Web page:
For maintenance/freeze protection systems, we look at the heat losses as the product moves through the pipe. This value is determined by evaluating the expected difference between the ambient and the product temperatures and the amount and type of insulation used. With this information, a simple system can be designed to offset the thermal losses, ensuring that the product will maintain the desired temperature throughout the pipe configuration. A system designed for temperature maintenance will be extremely efficient, and exert the lowest possible load on the plant’s power system, but will be the most limited. Generally, this system will use a simple on/off control scheme, and require the least amount of control hardware. On the downside, if the system is ever turned off, what happens? Unless the line is drained, the result will be a line full of product that has cooled. If the product will flow at ambient, cooling is not a significant problem, but if it becomes excessively viscous at ambient, then another method of heating the pipe to operating temperature will need to be found or the pipe will need to be cleaned out. An alternative impedance system design is to upsize the system to add warming/heating capabilities to a temperature maintenance system.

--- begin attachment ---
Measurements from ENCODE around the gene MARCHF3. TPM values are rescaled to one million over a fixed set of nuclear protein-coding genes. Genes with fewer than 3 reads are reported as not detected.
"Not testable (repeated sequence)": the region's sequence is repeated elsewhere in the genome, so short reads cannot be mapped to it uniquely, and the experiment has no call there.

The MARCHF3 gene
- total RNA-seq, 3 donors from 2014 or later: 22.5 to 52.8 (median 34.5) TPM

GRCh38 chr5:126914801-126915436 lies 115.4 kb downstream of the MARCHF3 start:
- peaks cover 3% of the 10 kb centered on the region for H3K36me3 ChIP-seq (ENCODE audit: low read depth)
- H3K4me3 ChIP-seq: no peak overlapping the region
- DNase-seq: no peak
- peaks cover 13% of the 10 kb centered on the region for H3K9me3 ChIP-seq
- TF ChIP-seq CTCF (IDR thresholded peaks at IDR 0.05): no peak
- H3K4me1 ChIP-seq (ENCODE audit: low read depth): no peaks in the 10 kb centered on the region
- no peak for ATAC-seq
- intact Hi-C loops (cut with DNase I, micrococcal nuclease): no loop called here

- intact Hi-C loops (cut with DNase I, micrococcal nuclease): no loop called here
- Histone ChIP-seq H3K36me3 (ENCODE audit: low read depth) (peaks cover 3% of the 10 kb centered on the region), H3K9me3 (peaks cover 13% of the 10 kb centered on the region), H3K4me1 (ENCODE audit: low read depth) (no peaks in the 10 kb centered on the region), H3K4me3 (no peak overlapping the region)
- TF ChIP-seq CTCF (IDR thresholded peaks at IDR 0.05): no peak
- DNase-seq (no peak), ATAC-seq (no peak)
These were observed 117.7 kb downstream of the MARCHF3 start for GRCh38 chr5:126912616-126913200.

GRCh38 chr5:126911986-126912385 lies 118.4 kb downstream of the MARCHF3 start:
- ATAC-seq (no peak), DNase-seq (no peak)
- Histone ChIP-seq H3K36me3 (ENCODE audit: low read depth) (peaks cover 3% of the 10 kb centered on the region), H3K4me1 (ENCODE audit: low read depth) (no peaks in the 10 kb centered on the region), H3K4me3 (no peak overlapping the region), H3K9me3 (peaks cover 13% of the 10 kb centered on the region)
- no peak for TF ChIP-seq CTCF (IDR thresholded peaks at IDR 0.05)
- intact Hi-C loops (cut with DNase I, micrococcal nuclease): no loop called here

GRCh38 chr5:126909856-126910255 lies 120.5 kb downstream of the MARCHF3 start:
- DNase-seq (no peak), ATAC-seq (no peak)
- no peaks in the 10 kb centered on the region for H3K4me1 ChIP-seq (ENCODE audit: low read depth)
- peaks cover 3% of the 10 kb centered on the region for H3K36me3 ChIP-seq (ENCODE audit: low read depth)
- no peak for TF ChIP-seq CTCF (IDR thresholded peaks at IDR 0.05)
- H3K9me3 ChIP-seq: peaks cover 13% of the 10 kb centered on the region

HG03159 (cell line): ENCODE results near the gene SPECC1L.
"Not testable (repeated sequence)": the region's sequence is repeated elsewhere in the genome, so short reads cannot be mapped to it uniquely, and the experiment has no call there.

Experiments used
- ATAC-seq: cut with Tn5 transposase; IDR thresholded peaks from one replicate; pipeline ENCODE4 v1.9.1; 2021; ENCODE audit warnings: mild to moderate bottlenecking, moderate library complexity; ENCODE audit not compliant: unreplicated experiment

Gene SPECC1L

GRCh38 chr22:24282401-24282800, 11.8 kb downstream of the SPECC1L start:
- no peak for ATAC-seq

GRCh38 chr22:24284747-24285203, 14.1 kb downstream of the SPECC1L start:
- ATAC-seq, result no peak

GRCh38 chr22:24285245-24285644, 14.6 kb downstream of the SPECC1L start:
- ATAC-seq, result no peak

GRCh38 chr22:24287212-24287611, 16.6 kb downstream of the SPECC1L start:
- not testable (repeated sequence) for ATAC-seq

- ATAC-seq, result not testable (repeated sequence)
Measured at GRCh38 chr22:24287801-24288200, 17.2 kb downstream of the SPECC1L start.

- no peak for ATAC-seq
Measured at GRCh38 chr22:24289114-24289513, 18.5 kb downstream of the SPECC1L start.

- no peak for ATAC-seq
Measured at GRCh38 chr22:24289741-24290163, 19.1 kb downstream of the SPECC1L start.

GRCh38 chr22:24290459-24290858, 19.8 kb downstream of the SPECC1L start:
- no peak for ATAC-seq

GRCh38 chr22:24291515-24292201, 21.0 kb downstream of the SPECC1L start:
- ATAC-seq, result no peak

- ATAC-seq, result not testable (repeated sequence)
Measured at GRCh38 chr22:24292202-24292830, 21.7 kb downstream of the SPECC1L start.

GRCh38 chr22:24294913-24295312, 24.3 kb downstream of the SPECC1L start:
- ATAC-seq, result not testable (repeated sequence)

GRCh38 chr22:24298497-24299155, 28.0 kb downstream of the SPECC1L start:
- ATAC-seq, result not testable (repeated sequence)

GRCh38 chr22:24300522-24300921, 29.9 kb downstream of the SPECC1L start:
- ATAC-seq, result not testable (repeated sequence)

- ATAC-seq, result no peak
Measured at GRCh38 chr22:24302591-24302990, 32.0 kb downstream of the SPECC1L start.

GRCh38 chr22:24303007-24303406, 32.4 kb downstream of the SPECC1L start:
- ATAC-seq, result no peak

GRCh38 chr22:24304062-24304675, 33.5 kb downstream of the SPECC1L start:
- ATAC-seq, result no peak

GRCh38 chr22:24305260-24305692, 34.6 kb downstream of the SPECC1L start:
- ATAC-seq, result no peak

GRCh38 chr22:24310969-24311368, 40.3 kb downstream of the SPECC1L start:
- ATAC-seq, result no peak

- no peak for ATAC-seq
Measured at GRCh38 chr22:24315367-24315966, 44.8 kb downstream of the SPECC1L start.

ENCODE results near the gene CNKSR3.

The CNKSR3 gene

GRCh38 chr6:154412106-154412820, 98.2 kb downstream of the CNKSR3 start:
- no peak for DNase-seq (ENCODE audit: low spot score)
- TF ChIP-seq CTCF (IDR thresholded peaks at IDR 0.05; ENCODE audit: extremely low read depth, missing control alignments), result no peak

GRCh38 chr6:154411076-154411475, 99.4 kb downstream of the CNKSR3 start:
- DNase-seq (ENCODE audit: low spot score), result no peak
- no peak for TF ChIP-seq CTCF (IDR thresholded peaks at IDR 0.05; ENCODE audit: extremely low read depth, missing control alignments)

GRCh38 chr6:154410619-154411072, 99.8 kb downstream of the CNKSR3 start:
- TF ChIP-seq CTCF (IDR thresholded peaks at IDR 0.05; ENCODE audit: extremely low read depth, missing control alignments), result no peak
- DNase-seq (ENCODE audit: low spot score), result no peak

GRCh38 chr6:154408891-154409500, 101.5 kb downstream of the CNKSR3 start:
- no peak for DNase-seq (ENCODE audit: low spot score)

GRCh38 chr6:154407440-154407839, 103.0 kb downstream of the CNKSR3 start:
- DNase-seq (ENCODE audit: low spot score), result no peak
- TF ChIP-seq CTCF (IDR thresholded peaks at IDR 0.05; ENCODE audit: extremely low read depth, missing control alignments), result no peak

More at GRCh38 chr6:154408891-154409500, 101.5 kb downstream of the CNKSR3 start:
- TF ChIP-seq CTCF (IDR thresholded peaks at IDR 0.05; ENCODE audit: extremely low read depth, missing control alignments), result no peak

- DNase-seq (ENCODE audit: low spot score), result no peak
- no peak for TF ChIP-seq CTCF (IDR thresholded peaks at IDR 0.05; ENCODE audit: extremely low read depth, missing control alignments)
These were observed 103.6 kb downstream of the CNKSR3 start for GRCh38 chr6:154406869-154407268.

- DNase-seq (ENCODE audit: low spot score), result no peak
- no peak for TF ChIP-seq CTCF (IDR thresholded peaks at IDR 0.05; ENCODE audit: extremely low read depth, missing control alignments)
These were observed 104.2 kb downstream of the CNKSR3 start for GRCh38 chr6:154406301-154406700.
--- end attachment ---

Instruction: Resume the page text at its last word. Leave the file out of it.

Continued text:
An impedance system can be designed that will not only maintain the product temperature in normal operation, but also has the capability to warm the pipe up to operating temperature when required. This can be a necessity for facilities that suffer from power losses or unplanned shutdowns that cause the product temperature in the pipe to drop lower than desired. For this type of system, the first consideration is the temperature maintenance needs, as described above. The second consideration is how much power is needed to warm the system from ambient to operating temperature with a pipe full of product. Once the power requirements are known, the final consideration becomes the time required to reach operating temperature. A system can be designed to heat from ambient to operating temperature in anywhere from a few minutes to several days. The design is dependent on the requirements of the customer and the temperature limits of the product. This design configuration results in a transformer several times larger than the transformer required for temperature maintenance only, with a higher secondary current, and cabling and connections designed to match. While the normal power usage for this configuration will be close to a standard maintenance system, the increased current required for raising the temperature will result in slightly higher losses in system components outside the pipe, and slightly lower efficiency.